Peter replied, "What, you are lending me $100? And you want me to reimburse you the $100 plus interest? You must be joking, James, it is as if the money that you have created belongs to you alone, since you want me to pay it back to you.

You are mistaken, we asked you to make money for us, and not for you. You will receive your share ($100) like the others, but the $1000 does not belong to you. If you lend us $100 with the obligation to pay you back, it is as if the entire $1000 belonged to you."

But James says, "That is the way money is created in civilized countries!"

Peter replies, "Oh, that is the way money is created in civilized countries! That is probably why life is so nice in civilized countries, where people die of hunger in front of abundance, and where people go to war to regulate the exchange of money.

Well then, this kind of civilization does not interest us, James. You will create the money for all of us, that means that you will create $100 for each one of us which you will simple give us."

So James understood, and gave each man a credit book, with $100 listed in the credit column.

On the island, they called this $100 the dividend of the island and it is based on the production of the island. It is brand new money that is created by James'pen that is necessary to allow the inhabitants to exchange their products.

And so the year goes by very well on the island. There are no longer arguments at the moment of the exchange of goods.

Businesses is prospering so much on the island that the $1,000 is becoming insufficient to buy all that is on sale, since production has increased quite a bit. There has been great progress on the island.

At the end of the year, the ten men hold a meeting. They consider their problem, and notice that the money they created at the beginning of the year had done them much good, but that they are still lacking money on the island, considering the trade development.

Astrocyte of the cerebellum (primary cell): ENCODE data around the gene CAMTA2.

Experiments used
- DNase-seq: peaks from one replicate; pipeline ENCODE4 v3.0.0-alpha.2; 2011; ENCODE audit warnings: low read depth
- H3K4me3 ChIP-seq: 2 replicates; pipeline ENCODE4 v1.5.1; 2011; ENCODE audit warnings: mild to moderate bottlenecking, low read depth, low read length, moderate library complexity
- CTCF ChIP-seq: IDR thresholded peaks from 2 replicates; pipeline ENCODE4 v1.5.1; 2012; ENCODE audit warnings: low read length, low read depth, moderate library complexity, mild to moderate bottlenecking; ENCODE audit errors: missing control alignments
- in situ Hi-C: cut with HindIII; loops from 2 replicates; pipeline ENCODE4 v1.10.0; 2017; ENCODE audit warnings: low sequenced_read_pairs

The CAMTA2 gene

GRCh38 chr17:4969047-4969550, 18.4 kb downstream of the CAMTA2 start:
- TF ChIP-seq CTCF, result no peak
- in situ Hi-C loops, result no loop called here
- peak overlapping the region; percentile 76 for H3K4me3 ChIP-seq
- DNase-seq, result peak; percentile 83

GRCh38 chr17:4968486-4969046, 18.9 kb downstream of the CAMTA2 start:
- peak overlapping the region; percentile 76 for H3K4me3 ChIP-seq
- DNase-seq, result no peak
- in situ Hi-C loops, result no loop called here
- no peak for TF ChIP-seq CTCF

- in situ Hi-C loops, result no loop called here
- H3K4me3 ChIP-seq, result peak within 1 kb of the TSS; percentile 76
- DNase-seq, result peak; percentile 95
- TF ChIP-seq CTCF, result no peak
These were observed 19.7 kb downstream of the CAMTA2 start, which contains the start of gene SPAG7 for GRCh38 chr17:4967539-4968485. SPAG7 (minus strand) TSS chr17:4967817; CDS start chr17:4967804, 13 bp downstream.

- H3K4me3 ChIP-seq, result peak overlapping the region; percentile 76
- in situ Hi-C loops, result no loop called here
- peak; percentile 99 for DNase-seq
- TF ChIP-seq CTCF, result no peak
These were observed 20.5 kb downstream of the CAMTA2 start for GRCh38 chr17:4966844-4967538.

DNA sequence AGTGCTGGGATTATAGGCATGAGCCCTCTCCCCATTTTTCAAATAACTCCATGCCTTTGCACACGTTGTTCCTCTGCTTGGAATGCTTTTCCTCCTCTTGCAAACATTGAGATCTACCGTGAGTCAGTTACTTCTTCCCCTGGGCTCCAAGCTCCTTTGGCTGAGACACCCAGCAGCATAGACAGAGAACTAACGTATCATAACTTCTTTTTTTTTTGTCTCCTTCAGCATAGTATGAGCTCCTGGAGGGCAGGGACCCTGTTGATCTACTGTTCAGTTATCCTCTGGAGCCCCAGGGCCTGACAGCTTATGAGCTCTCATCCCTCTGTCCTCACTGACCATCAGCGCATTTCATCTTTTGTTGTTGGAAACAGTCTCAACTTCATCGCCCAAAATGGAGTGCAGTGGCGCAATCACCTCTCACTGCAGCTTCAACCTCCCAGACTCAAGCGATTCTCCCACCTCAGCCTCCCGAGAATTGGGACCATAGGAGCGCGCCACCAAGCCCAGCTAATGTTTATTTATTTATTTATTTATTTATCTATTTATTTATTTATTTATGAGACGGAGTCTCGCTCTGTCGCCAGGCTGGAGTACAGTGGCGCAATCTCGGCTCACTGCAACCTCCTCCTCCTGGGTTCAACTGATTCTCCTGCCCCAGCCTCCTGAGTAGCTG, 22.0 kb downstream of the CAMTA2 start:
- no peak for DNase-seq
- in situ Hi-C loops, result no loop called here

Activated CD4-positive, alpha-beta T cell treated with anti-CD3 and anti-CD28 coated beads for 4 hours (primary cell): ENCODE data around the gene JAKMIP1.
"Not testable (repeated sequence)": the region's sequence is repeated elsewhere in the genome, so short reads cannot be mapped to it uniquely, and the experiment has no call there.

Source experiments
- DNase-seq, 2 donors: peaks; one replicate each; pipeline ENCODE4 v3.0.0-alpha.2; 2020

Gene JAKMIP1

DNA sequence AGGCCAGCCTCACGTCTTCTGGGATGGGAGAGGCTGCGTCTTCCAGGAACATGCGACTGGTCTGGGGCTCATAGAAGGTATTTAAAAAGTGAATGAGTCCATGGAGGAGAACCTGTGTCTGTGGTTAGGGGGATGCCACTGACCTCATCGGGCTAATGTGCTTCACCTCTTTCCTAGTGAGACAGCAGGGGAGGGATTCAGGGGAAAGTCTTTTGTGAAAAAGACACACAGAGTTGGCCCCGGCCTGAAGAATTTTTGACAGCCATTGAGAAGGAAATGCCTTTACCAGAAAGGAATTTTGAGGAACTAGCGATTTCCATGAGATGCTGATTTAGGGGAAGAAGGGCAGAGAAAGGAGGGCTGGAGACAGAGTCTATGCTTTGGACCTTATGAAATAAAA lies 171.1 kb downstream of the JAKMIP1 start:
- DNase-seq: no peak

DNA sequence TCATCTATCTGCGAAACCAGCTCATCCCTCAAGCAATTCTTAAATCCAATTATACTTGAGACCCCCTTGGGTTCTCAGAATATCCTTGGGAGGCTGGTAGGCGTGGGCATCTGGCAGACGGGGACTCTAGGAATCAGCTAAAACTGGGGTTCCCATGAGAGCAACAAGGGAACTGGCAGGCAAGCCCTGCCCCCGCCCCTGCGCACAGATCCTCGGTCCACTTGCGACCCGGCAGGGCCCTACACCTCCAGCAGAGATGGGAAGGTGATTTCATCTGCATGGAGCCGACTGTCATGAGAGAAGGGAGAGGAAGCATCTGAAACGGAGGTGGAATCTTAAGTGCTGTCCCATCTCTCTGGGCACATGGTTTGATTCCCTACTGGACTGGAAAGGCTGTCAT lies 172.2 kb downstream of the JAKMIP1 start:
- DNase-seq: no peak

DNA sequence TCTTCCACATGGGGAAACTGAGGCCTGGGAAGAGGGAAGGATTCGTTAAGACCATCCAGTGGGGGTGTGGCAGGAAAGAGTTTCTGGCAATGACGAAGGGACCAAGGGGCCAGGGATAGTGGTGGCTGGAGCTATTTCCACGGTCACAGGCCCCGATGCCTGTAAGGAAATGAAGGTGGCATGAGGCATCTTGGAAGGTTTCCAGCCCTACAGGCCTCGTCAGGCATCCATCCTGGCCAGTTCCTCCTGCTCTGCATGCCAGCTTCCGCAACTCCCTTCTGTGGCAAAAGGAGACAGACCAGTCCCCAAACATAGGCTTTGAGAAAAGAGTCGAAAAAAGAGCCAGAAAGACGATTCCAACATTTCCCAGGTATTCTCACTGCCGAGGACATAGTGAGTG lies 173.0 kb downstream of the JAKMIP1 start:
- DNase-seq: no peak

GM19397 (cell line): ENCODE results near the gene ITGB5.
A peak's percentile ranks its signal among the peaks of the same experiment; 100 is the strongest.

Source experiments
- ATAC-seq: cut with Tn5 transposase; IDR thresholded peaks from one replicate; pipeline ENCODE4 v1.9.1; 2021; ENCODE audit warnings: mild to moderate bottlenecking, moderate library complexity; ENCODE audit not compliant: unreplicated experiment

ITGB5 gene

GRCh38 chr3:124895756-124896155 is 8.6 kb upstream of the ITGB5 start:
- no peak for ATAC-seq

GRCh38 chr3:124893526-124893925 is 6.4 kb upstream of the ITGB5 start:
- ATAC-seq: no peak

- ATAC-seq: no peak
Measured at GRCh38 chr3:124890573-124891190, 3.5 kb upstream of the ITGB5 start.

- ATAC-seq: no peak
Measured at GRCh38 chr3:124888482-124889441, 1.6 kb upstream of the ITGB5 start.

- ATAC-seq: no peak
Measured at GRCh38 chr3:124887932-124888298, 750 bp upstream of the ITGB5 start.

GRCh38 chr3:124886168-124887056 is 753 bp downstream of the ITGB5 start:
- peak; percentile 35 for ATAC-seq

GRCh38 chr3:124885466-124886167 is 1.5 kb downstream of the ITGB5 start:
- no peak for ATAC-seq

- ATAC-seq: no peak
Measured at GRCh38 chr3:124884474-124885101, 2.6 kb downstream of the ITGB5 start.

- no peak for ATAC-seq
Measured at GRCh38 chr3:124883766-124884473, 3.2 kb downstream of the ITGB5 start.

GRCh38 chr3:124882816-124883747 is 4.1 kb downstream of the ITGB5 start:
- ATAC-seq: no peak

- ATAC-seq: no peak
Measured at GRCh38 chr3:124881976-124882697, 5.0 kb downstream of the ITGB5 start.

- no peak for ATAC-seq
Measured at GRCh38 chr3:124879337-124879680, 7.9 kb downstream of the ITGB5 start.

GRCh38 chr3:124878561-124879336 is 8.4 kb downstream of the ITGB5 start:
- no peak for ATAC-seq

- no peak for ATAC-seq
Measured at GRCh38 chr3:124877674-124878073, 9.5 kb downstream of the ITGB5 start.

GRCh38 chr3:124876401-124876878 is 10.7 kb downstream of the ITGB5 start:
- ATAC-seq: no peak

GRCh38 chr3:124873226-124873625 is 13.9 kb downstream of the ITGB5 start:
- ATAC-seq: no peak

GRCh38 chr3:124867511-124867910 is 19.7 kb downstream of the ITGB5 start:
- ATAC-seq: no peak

They still lack money, and they therefore order James to create new money for them.

Peter says: "If we receive $25.00 each, that would be sufficient for now." And so James starts working to create $25.00 for everyone, and he puts down the amount in the credit column of everyone's credit book.

Peter, who worked more than Louis during the year, had the amount of $150.00 in his credit book, he receives $25.00, and so has the total of $175.00.

Louis, who had been sick during the year, had the amount of $50.00 at the end of the year, and he also received $25.00. That leaves him with $75.00.

The $25.00 that everyone received added to everyone's credit is the dividend of the year on the island. It is proportional to the island's progress.

Our ten men created the money themselves. They did not ask a usurer to create the money for them. They had more confidence in themselves, they that built the island, then in strangers who would come to exploit the producers of the island.

Our ten men create the money for themselves. What they create is not debts to pay back, but dividends to circulate. The credit that circulates on the island is a social credit, based on the production of the island and on the confidence that the island's inhabitants have in their small society. This credit is created by the island's inhabitants for their own use.

When this island is a country and the islands people number in the millions, why shouldn't the same method be used to create the credit for the country in the same way. Why not?

Gilberte Cote-Mercier